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Relieving Back Aches & Pains from a Construction Job

Hard work. Construction worker in protective helmet feeling back pain while working at construction site. Building construction. Pain concept-cm

There were over 199,000 construction injuries in 2018, according to the Bureau of Labor Statistics, and about 15% of those were back injuries. This is no surprise as construction work may require extended periods of lifting, pushing, pulling, twisting, and otherwise maneuvering heavy materials. Back injuries may be just about the worst because even small injuries can be so painful and debilitating! If your back is really tight and hurting, we highly recommend that you seek professional medical treatment. However, there are some ways that you might be able to relieve and even prevent back pain and other aches that come with working on a jobsite! Here are a few that we suggest:

 

Stretch

It may sound counterintuitive, but sometimes you just gotta keep on moving. If you’re taking it easy! But sitting in one place for too long will just make you stiff. Employ a full range of motion, as much possible, slowly, and freely stretching your joints and soft tissues. Reach as far as you can go without pushing your muscles into any pain. This will spread nutrients through your blood circulation and improve your flexibility for less injury in future work, as well!

 

Tennis Ball or Foam Roller

Tennis balls and foam rollers will essentially allow you to massage your own back. This will release extra tension, loosen up your muscle tissues, and relieve trapped nerves. Massage also releases endorphins that give your body a natural pain-fighting ability. The tennis ball can be used for more localized massage, while the roller will give a wider coverage massage. Just put the ball under your back or other sore muscles while you lie on the floor. Gently press and move around to get the blood flowing and voila! You shouldn’t feel any sharp or sudden pains – so stop if you do!

 

Warm Water

Get that bod soaking in a nice warm pool, hot tub, or bath. Water gives your muscles buoyancy without weight, which can really relieve that hurt you’re feeling.  The water also relieves pain by regulating your nerve function.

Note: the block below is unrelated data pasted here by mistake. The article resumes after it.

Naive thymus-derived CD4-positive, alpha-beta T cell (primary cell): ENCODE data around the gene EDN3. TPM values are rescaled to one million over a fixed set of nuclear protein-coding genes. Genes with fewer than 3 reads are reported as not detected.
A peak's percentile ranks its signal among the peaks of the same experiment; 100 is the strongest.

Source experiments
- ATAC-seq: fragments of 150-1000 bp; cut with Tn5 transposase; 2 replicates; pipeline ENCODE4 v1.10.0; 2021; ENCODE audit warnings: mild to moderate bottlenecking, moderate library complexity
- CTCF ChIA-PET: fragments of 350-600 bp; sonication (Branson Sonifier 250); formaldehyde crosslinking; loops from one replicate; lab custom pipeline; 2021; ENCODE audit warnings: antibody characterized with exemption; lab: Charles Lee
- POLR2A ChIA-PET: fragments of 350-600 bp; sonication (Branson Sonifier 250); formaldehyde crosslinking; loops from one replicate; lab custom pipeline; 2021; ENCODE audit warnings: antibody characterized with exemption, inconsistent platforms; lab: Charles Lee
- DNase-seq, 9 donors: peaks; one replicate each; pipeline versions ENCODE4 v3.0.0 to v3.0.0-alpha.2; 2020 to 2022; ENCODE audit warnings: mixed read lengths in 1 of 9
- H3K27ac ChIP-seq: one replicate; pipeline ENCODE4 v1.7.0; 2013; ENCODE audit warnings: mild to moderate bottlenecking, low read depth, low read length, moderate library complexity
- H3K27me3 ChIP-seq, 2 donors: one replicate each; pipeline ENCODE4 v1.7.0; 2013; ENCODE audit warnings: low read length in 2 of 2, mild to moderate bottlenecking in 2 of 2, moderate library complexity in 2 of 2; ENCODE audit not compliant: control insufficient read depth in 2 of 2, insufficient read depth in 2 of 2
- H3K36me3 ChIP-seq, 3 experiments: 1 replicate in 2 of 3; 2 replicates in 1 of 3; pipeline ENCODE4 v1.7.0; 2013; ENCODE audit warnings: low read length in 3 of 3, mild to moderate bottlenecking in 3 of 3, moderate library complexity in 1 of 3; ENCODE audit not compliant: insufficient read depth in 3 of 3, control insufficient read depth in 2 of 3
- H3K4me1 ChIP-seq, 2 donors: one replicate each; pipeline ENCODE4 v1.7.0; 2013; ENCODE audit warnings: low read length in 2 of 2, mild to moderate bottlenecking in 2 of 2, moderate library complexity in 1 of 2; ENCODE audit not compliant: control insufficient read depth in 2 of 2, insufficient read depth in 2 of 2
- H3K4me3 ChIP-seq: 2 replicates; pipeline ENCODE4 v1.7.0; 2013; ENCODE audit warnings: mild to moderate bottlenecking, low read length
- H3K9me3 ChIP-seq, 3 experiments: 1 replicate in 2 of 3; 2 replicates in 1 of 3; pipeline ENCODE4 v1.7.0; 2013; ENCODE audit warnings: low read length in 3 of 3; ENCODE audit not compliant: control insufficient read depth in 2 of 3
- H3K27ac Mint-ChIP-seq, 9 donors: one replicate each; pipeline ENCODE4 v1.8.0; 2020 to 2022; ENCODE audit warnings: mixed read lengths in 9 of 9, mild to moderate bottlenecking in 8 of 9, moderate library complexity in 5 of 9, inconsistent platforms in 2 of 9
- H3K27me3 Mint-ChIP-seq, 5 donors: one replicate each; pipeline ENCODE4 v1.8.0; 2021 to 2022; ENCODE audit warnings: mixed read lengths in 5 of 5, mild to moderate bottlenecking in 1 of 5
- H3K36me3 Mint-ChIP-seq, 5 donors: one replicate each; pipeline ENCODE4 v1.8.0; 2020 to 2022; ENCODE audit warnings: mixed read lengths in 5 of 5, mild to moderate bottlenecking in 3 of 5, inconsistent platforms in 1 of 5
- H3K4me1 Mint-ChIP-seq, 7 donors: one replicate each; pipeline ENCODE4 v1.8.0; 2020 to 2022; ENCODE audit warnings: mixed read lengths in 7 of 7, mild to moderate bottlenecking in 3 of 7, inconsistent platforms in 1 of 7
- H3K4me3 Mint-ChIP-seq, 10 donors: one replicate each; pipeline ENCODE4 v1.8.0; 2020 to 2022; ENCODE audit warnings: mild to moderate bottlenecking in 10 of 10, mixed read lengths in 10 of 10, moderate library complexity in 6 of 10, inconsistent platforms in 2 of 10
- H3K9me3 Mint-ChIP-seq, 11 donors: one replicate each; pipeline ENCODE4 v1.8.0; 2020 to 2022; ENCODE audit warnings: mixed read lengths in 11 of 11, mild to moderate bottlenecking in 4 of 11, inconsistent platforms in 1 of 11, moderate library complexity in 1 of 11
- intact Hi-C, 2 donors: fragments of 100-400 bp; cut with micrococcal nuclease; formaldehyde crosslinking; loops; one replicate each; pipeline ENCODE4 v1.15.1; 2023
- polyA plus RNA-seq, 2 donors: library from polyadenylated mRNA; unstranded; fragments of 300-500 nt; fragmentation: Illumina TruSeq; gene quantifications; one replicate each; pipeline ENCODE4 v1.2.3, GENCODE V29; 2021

Heat Patch

Heat therapy is great for both relieving the pain and healing your muscles. Try the self-activated patches that you can stick on anytime, right inside your clothing. You can even do it just before you go on a jobsite; they activate fast! You can also try heat pads, wraps, and warm gel packs. They’re also a great thing to use before you stretch, as they’ll loosen the tightness and range to make stretching more effective.

 

Meditation

Meditation is shown to decrease stress and help your perception of pain with focus and release of endorphins. There are also some really powerful meditation techniques, such as pain movement where you can mentally move your back pain into your legs, for example, to make it easier to handle. If you’ve had trouble meditating in the past, there are a variety of YouTube channels and mobile phone apps that can walk you right through it, and you may be surprised by how effective it can be with practice.

 

Deadlifts

As soon as your doctor says you’re mended up, consider a regular schedule of lifting weights, especially deadlifts. The exercise will help you strengthen your back, hamstring, and glute muscles to help prevent injury in the future and allow you to sustain the rigorous labor that’s required on the job.

 

Of course, you can always take some Ibuprofen, but it’s a quick fix that won’t really support you long term for true health. If you’re looking for support in long term career health too, Check out the latest job opportunities in your area… right here!  We can help you match your skills and talents with employers that are looking for craftsmen like you!

 

 

 

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